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    Yeah, you never know what aging can do, I do have one that was so tannic and bitter I'd reflexively spit it out every time I'd try a sip, but it's getting better with age. Going on six years in the carboy, but though it's not yet pleasant, it's drinkable. So maybe six more years and it will taste as good as it smells!

    Hey Valhalla, what herbs did you use in this?
    "The main ingredient needed is 'time' followed closely by 'patience'." - The Bishop 2013
    "Good grief! If someone wanted to murder you, all they would have to do is ship you a 55 gallon barrel of honey and watch you document working yourself to death!" - Vance G
    "When you consider that laziness and procrastination are the fundamentals of great mead, it is a miracle that the mazer cup happens." Medsen Fey, 2014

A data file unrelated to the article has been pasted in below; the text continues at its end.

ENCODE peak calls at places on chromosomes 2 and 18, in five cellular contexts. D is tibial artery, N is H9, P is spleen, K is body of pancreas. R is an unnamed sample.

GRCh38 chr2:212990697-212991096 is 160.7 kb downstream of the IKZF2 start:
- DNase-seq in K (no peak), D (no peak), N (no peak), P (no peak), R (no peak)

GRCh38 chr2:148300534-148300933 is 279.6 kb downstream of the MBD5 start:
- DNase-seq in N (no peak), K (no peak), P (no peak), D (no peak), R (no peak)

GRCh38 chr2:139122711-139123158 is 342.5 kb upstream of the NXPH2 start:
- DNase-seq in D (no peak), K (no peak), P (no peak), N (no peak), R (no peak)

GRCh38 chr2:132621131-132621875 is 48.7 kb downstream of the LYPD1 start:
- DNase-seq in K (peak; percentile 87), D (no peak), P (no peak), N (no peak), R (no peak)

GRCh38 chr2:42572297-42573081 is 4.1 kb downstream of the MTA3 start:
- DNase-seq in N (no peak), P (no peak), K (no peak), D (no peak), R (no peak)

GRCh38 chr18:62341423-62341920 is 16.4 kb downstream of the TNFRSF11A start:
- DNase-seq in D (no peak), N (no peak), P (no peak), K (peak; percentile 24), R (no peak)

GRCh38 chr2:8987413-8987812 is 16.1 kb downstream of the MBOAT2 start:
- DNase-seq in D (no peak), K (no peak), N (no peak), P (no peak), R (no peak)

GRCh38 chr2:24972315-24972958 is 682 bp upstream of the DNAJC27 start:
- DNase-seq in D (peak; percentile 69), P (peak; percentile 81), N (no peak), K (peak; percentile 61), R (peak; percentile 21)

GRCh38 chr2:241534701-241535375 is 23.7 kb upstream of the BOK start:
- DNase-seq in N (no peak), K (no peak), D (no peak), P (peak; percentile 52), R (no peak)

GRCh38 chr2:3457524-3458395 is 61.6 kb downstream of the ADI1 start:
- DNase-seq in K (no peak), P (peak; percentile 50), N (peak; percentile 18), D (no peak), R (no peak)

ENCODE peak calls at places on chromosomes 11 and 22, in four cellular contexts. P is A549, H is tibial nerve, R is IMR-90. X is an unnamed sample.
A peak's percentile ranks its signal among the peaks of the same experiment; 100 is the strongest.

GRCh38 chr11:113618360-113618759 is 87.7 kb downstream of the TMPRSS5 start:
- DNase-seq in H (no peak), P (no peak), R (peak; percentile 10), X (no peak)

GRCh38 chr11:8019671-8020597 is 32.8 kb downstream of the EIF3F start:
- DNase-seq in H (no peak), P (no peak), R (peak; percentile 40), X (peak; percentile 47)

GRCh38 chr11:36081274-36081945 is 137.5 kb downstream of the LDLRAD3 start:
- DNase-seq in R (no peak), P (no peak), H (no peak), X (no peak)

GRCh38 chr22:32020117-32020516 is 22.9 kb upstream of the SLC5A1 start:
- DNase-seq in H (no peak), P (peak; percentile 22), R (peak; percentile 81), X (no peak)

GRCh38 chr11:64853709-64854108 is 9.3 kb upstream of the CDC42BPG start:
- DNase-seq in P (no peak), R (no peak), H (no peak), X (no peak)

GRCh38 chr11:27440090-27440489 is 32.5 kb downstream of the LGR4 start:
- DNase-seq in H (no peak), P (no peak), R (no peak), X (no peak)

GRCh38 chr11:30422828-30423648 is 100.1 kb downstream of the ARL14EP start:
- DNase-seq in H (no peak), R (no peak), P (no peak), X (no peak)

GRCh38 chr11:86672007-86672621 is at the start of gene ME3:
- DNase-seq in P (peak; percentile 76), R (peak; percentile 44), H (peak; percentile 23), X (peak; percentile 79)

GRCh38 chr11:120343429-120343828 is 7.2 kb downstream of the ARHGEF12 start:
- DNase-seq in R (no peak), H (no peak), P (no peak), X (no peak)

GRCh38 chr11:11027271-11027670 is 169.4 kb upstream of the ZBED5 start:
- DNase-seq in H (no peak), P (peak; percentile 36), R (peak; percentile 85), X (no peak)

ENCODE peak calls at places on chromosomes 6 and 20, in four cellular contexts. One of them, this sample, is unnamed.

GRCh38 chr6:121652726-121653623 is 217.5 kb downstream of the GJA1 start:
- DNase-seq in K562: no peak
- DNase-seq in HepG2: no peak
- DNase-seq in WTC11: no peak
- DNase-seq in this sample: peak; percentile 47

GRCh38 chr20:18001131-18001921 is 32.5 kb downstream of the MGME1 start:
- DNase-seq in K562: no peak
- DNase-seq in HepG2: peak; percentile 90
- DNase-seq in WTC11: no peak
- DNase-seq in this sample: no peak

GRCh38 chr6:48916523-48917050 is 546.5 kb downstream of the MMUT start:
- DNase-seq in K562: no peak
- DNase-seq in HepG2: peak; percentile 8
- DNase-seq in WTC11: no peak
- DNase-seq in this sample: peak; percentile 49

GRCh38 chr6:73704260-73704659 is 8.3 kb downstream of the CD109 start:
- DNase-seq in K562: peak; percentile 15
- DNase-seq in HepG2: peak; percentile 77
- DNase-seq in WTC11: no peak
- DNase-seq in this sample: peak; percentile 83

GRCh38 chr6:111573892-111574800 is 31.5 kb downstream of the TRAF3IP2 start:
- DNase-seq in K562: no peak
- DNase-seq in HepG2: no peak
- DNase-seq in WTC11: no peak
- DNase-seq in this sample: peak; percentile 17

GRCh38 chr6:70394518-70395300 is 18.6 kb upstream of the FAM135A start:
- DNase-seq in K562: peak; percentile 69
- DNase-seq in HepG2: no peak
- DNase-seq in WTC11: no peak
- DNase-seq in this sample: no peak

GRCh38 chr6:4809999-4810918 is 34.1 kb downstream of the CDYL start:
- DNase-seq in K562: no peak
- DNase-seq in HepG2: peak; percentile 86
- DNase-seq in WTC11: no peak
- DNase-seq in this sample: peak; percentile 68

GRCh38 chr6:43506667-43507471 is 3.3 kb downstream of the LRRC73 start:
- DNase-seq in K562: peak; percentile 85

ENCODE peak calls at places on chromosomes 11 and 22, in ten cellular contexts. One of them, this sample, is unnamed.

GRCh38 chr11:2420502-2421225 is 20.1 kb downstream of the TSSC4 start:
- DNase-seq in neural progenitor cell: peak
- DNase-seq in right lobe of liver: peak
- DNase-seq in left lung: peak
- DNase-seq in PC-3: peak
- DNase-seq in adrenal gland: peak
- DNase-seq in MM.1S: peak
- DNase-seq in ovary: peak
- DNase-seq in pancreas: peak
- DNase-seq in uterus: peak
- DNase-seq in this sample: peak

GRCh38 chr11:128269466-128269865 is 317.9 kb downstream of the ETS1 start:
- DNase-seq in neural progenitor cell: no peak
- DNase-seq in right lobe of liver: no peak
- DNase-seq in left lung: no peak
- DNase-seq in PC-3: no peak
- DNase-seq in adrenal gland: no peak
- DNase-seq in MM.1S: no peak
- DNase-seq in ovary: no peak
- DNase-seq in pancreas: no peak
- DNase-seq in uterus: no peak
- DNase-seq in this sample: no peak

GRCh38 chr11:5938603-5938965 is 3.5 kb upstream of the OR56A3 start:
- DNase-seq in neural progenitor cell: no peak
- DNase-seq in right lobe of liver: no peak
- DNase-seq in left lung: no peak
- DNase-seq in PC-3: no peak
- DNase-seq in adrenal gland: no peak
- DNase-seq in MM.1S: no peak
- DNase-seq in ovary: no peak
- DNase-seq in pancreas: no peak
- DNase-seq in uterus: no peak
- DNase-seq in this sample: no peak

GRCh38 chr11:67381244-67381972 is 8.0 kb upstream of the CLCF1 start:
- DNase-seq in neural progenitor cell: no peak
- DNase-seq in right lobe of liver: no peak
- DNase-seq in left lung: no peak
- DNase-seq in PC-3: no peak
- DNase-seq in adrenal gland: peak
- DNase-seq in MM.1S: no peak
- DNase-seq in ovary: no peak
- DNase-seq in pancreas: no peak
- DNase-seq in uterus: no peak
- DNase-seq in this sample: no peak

7. #7

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    I have a raspberry mead that was medicinal at first, but a year of aging fixed it.

  8. Default

    Quote Originally Posted by Chevette Girl View Post


    Hey Valhalla, what herbs did you use in this?
    When I get home ill look in my brewing book to see the exact mix.



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  9. #9
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    Valhalla,
    If you give us the full recipe details we may be able to give more insight.

    Sent from my DROID RAZR using Tapatalk 2
    Lanne pase toujou pi bon
    (Past years are always better)

  10. Default

    18lbs dark wildflower
    7 plums
    1 lemon whole